Leveson lawyer: ISPs should block defamatory web content

Robert Jay says broadband providers could be sued for providing access to defamatory material

Stewart Mitchell
22 Jan 2013

ISPs should face legal censure for allowing customers to access defamatory material, according to a leading lawyer who worked on the Leveson inquiry into media behaviour.

In the initial report, Lord Justice Leveson skated around the issue of whether online entities should face the same legal scrutiny as newspapers and traditional publications.

Now the lead counsel to the inquiry, Robert Jay, QC, has suggested that new laws could make ISPs liable for giving customers access to material that would normally see newspapers face penalties.

According to a report in The Times, Jay told a recent meeting of lawyers in Singapore that ISPs could be brought into line with other publishers, with potentially huge implications for the web.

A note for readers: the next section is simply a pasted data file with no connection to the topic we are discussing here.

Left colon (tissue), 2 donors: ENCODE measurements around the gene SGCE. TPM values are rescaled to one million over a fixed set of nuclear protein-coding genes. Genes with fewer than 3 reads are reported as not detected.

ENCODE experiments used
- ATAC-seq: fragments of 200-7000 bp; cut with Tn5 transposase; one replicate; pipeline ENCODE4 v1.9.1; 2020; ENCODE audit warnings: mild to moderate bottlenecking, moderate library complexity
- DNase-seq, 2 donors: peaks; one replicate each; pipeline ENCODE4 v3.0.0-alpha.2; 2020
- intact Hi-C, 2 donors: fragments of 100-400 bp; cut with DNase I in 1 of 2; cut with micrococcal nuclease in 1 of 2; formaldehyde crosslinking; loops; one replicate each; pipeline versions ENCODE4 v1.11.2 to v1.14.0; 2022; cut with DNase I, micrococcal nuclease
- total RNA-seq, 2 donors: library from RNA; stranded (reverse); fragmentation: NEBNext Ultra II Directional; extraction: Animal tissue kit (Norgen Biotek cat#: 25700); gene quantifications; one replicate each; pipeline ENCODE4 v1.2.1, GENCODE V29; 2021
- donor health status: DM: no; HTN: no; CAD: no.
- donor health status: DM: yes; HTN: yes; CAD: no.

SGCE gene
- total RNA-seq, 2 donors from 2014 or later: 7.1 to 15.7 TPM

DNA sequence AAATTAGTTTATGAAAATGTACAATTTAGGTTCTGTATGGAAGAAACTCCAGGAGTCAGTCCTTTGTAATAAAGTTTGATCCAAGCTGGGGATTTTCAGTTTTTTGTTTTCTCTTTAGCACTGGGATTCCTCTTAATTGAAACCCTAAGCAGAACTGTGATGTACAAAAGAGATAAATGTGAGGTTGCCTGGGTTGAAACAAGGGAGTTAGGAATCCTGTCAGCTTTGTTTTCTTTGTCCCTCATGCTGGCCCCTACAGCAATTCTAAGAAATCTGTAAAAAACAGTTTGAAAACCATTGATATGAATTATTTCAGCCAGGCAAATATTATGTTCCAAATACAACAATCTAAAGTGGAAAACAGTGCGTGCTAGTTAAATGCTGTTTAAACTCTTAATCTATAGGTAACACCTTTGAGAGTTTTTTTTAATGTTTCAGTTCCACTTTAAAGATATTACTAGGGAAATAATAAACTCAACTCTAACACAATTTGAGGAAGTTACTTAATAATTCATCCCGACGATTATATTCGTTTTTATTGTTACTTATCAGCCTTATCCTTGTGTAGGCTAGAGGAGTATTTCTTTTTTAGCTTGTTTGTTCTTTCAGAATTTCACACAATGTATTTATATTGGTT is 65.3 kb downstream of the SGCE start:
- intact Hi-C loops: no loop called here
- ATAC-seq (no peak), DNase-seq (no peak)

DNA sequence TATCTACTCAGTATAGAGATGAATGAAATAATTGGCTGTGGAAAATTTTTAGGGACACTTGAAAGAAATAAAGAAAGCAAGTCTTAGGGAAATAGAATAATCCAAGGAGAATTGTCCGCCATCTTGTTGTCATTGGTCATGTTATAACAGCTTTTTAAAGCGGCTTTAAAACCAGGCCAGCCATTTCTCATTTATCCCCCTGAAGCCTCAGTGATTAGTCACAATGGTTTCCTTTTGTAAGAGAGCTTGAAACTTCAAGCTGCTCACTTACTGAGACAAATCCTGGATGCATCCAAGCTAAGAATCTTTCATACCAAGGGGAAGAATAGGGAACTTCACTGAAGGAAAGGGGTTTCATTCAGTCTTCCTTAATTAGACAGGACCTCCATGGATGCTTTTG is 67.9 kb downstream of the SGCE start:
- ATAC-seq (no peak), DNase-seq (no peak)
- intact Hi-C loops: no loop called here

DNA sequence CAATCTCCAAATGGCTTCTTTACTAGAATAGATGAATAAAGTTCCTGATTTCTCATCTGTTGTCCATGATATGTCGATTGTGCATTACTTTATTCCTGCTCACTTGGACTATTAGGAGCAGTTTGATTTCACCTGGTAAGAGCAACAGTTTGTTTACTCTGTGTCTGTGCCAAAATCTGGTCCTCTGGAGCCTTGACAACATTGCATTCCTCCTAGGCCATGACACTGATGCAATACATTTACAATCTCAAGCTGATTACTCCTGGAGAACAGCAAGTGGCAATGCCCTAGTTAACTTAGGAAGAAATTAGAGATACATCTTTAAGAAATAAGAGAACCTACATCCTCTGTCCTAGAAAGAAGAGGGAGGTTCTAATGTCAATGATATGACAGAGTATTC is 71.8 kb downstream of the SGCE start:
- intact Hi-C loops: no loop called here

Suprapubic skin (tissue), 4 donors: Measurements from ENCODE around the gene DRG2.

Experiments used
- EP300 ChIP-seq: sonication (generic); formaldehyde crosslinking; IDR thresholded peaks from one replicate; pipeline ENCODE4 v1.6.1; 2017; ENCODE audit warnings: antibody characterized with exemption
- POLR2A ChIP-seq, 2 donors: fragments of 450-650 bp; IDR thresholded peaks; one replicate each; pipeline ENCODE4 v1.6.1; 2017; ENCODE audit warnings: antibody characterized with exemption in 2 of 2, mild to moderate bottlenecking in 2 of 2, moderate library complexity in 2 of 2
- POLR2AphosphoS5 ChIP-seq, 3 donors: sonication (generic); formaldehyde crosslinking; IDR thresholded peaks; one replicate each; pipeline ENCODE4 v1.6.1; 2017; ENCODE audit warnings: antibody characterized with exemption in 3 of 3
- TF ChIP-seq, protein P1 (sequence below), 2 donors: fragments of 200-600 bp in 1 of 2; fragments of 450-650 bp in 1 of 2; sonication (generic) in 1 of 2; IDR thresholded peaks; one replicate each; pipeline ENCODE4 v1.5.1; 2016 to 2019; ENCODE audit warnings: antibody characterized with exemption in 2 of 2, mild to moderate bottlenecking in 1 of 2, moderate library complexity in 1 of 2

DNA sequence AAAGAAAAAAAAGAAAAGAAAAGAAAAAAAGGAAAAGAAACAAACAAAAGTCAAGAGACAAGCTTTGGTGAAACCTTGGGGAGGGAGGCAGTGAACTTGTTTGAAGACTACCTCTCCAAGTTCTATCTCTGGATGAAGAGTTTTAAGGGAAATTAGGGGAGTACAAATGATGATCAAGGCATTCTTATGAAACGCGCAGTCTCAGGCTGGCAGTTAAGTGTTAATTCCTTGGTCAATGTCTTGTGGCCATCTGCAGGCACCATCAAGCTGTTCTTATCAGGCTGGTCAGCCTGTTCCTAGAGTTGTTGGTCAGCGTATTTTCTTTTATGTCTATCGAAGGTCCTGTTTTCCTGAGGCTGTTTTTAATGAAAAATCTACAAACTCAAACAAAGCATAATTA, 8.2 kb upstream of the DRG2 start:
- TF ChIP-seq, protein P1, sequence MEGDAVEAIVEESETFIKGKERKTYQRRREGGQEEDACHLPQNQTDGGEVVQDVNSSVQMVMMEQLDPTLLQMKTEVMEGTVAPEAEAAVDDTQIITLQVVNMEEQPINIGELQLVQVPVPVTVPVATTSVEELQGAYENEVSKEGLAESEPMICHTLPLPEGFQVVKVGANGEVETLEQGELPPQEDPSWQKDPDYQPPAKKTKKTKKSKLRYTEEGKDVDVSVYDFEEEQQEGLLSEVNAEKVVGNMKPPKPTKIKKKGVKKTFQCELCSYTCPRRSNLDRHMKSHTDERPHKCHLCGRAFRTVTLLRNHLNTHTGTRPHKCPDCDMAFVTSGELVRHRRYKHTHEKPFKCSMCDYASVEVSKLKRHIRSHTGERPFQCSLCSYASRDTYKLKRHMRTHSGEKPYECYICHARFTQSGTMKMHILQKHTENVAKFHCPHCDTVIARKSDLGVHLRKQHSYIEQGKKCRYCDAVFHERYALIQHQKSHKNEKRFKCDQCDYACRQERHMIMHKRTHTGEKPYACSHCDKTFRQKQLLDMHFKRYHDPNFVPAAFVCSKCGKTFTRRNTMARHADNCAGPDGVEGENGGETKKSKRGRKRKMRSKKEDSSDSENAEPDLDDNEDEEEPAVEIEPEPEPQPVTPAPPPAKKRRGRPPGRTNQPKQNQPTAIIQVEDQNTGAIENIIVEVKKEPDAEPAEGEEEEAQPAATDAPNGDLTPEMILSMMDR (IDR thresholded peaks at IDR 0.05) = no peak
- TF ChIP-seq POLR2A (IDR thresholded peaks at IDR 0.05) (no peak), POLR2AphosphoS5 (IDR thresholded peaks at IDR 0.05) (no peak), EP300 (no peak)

My internet ideas are somewhat embryonic and require further work

"One possible way forward is to seek by statutory provision to bring ISPs within the scope of publishers for the purposes of the law of defamation, even if provision would need to be made for resultant claims to be served out of the jurisdiction," he said.

In an interview with The Times, Jay was asked whether his suggestion would place a duty on ISPs to stop customers accessing defamatory content, he replied: "You are 100% correct."

The comments will worry ISPs, who have long argued that they are mere conduits of information and that they should not be responsible for policing content.

That position has been the backbone of arguments against ISPs voluntarily blocking porn or copyright material, and Jay admitted the proposals would disturb "a hornet's nest" and said "my internet ideas are somewhat embryonic and require further work".

Read more about: